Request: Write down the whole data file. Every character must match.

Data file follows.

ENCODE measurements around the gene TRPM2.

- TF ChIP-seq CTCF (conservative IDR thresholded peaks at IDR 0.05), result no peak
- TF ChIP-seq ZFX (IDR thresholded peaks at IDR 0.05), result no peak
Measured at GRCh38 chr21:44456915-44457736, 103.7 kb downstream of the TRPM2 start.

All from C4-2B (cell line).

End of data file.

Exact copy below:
ENCODE measurements around the gene TRPM2.

- TF ChIP-seq CTCF (conservative IDR thresholded peaks at IDR 0.05), result no peak
- TF ChIP-seq ZFX (IDR thresholded peaks at IDR 0.05), result no peak
Measured at GRCh38 chr21:44456915-44457736, 103.7 kb downstream of the TRPM2 start.

All from C4-2B (cell line).